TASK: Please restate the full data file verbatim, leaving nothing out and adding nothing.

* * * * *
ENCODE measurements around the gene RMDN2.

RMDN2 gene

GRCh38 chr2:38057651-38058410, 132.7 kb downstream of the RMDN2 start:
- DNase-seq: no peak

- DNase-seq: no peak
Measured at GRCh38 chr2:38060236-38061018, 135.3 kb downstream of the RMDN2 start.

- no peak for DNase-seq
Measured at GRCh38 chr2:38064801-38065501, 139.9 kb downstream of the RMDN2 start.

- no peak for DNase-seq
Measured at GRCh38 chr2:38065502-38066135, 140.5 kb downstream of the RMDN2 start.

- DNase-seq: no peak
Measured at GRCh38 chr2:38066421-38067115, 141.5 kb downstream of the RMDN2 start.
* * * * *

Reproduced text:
ENCODE measurements around the gene RMDN2.

RMDN2 gene

GRCh38 chr2:38057651-38058410, 132.7 kb downstream of the RMDN2 start:
- DNase-seq: no peak

- DNase-seq: no peak
Measured at GRCh38 chr2:38060236-38061018, 135.3 kb downstream of the RMDN2 start.

- no peak for DNase-seq
Measured at GRCh38 chr2:38064801-38065501, 139.9 kb downstream of the RMDN2 start.

- no peak for DNase-seq
Measured at GRCh38 chr2:38065502-38066135, 140.5 kb downstream of the RMDN2 start.

- DNase-seq: no peak
Measured at GRCh38 chr2:38066421-38067115, 141.5 kb downstream of the RMDN2 start.